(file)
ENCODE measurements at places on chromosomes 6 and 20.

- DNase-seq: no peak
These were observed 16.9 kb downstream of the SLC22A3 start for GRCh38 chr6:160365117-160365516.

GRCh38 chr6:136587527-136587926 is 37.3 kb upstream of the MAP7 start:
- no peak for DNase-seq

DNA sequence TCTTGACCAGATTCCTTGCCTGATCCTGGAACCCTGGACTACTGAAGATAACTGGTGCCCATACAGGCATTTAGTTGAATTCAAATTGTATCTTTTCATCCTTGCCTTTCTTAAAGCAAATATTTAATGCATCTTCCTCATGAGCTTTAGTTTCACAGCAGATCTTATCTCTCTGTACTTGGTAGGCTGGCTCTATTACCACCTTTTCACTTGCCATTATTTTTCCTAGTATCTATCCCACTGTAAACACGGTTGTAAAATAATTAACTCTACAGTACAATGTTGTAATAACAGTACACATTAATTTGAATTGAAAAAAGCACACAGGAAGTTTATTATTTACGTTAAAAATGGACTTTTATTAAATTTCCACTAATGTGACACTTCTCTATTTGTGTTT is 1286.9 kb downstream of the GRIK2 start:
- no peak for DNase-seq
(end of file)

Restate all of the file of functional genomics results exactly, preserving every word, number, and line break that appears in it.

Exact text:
ENCODE measurements at places on chromosomes 6 and 20.

- DNase-seq: no peak
These were observed 16.9 kb downstream of the SLC22A3 start for GRCh38 chr6:160365117-160365516.

GRCh38 chr6:136587527-136587926 is 37.3 kb upstream of the MAP7 start:
- no peak for DNase-seq

DNA sequence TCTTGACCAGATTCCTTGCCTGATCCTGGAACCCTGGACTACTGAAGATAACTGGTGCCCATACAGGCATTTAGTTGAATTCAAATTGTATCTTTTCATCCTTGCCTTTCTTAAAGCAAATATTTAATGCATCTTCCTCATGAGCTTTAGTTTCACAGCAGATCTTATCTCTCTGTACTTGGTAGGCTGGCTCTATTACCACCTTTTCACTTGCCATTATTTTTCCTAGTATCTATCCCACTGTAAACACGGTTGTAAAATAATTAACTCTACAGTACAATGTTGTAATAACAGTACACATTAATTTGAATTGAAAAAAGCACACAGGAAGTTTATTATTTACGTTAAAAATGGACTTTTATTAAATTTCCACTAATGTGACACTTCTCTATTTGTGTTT is 1286.9 kb downstream of the GRIK2 start:
- no peak for DNase-seq